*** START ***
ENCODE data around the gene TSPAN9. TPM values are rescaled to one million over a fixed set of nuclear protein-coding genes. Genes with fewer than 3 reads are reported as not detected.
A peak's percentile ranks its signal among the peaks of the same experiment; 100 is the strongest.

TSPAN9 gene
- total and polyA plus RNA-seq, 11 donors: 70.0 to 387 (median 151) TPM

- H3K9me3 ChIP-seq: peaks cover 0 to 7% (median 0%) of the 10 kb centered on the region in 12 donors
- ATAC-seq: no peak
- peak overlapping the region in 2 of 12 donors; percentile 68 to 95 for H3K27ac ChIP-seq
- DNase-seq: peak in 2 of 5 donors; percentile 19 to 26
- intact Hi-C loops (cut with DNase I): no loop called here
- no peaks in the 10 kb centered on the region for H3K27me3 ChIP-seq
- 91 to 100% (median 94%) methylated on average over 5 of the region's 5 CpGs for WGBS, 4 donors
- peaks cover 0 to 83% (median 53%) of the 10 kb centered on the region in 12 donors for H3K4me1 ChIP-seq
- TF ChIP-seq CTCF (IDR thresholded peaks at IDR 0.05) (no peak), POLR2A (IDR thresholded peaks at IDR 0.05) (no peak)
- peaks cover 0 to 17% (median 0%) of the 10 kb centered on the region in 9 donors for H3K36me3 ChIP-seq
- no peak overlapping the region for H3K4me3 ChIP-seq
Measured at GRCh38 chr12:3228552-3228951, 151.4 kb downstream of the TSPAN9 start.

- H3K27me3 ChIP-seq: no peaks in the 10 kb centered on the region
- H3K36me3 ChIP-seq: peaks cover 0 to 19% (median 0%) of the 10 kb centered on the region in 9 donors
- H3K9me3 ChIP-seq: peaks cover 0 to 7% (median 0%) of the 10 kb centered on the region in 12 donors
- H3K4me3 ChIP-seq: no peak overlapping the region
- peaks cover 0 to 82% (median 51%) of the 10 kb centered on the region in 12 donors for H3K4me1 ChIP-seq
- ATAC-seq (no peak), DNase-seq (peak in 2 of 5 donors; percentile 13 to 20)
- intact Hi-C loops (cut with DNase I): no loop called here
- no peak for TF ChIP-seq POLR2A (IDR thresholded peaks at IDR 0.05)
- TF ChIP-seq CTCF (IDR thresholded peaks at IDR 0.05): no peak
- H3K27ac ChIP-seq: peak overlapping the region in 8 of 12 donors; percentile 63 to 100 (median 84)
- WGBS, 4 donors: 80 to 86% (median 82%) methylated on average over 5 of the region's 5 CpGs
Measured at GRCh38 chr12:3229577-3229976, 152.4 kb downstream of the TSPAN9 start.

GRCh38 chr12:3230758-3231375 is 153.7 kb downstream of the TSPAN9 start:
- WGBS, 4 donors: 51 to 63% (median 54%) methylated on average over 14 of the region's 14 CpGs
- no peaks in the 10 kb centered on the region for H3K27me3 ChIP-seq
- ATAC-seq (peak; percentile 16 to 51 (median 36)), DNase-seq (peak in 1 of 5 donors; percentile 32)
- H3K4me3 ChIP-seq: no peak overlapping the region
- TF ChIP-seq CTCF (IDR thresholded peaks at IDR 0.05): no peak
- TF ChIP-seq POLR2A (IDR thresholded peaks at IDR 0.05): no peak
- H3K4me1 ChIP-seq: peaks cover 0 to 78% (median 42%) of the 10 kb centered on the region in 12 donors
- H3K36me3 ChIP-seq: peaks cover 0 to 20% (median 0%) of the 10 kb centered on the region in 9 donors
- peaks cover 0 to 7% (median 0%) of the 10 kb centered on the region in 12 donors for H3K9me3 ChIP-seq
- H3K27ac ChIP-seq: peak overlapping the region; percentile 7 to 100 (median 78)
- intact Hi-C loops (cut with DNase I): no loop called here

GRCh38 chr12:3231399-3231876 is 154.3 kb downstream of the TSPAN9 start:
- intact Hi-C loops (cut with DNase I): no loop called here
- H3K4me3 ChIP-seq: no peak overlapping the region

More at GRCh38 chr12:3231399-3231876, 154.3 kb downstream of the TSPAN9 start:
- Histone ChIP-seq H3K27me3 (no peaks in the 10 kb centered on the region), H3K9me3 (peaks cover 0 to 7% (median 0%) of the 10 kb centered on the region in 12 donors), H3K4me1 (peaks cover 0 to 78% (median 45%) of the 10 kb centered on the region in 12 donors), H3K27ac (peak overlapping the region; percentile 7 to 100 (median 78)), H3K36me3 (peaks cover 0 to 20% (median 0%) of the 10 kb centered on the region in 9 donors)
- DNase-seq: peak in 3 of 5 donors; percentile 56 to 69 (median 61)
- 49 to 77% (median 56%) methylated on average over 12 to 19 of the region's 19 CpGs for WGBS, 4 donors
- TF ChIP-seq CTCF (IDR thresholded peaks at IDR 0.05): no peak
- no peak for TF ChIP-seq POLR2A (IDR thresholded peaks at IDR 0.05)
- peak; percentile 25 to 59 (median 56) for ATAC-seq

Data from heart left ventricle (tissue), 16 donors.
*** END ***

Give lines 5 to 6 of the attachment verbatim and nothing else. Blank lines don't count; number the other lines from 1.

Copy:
- H3K9me3 ChIP-seq: peaks cover 0 to 7% (median 0%) of the 10 kb centered on the region in 12 donors
- ATAC-seq: no peak